Thursday, 4 February 2010

Bellac and about

You have been very good, trudging through acres of not very purple prose, so you deserve a few more pictures to cheer you up. These are from Bellac and around

(see my earlier Blog concerning the Anglican Use)

The great treasure of Bellac church is a wonderful early Limoges reliquary containing relics of their patrons, SS Israel and Theobald.
The harsh blue lines, alas, are part of the protective surround to the reliquary.

Good to find Our Lady of Fatima in residence, too, with the three little visionaries at her feet. Some of us are off to see her in Portugal this May; the day of the apparitions coincides with Ascension Day, and the Holy Father is making his first visit there as Pope.

Have you booked yet with Fr Malcolm Gray?

You might be too late, I fear.

In a nearby church are some wonderful misericords, and these cheery chaps sit on the ends of one of the stalls;

SS Peter and Paul, I believe.

There is a station - railway, that is - at Bellac (on the line north from Limoges) and the valley is dominated by a wonderful piece of 19th Century engineering; very reminiscent of what dear Isambard Kingdom Brunel did across the more awkward parts of Cornwall. Just now there are protests against the LGV (highspeed line) which is proposed to cut through very near here and make a fast link with the TGV at Limoges. All too likely that they will wreck the view of the Viaduct, just as the barbarian roadbuilders did when they put their pathetic bridge alongside Brunel's final masterpiece, the Tamar rail bridge. Oh, and of course Brunel's father was French, and built the first tunnel under the Thames. But that can wait for another day (when I go to Rotherhithe later this year).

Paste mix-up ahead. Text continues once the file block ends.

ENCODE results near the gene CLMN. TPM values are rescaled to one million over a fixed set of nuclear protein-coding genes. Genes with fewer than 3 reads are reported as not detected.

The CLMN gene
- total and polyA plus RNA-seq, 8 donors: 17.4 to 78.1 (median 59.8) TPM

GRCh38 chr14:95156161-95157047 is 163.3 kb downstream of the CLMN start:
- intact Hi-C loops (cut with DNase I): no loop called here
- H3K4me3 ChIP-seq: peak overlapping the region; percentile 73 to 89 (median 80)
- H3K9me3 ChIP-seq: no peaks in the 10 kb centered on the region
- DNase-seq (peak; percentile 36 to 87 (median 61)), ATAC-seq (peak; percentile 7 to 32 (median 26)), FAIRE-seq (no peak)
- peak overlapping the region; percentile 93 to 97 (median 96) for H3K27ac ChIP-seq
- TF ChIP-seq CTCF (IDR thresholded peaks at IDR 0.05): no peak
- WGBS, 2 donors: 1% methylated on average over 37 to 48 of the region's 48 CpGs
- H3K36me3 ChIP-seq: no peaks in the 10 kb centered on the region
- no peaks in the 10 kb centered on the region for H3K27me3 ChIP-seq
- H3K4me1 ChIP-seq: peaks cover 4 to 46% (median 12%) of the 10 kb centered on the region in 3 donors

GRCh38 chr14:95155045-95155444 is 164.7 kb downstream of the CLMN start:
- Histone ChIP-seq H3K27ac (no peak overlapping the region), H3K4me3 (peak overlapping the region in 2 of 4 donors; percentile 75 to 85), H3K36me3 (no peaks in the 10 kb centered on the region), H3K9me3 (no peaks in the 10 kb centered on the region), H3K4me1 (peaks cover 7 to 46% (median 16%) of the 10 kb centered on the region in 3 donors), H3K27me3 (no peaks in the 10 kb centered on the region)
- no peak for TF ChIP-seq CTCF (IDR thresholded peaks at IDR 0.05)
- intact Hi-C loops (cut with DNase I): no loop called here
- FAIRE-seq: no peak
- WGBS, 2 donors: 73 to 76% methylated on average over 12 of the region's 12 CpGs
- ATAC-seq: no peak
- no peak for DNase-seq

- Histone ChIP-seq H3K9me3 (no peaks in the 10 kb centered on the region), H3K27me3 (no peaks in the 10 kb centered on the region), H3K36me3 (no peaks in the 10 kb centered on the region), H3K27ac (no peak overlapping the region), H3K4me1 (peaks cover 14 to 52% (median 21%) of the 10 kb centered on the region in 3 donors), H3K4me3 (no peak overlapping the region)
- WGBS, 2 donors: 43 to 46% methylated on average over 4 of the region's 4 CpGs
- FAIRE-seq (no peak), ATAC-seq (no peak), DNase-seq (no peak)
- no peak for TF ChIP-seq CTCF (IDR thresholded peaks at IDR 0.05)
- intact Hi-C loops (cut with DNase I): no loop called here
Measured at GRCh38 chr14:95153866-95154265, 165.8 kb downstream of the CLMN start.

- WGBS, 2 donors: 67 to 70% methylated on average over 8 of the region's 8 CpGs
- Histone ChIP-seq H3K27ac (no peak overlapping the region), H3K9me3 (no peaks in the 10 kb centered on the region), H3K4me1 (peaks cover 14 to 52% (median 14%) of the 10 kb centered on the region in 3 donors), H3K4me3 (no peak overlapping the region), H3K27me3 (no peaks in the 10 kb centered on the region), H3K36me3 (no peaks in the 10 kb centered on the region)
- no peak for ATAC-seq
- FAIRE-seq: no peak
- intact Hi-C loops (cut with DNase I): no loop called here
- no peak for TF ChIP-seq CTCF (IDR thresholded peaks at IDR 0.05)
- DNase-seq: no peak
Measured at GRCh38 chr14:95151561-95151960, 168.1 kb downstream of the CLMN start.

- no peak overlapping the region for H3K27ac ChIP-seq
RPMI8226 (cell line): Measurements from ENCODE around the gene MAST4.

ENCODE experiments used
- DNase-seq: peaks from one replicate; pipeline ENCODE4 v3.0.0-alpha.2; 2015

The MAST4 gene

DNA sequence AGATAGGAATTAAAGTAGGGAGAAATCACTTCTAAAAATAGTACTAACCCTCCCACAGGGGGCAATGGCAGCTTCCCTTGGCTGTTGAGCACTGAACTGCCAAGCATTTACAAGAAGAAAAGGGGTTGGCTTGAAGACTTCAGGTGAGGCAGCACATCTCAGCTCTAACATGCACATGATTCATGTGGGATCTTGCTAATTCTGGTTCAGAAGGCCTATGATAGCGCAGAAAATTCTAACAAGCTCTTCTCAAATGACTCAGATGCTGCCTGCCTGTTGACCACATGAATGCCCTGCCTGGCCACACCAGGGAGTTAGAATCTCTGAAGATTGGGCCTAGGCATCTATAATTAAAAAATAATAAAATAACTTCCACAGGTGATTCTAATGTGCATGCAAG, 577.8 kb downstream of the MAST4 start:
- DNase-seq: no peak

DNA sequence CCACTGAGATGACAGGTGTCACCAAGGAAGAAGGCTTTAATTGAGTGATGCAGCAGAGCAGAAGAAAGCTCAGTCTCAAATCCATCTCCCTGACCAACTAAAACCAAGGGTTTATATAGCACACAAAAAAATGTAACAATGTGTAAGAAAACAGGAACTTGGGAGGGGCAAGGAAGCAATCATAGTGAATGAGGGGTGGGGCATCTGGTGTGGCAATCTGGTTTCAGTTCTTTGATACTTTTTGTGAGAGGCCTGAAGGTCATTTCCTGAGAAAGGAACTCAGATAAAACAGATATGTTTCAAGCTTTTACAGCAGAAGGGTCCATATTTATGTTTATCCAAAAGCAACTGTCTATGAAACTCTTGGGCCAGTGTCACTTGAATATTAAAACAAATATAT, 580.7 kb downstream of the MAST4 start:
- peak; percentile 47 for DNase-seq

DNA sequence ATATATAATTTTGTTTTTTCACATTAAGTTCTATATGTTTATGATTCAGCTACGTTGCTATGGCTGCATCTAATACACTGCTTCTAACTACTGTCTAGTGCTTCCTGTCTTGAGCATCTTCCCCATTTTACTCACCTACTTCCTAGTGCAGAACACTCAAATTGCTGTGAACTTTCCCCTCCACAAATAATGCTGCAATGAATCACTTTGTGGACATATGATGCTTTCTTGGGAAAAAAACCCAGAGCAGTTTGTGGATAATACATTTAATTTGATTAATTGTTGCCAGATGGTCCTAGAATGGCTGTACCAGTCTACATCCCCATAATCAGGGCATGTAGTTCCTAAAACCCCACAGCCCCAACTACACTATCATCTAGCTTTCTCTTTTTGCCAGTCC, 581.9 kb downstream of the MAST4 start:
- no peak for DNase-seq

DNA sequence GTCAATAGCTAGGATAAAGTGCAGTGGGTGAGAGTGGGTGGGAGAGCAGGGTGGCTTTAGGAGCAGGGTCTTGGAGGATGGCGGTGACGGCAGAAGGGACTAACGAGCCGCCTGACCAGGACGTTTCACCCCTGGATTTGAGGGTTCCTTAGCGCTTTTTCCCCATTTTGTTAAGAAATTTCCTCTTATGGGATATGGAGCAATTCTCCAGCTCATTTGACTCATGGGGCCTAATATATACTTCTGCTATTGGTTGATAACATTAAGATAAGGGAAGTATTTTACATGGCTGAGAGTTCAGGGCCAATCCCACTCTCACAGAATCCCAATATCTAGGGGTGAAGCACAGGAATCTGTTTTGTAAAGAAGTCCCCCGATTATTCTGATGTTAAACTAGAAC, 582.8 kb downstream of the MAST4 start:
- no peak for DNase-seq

Then a couple of further details from the church of Bellac: St Radegund (patron Saint of wives with impossible husbands - hard to imagine she's much needed? - feast day, August 13th), and then another image of Our Lady perched over the marvellous font.

Click on the pictures for larger versions; and tomorrow, after an hour's painting class, it is off on the train to Birmingham to help celebrate St Agatha. Oh, the joys of retirement.

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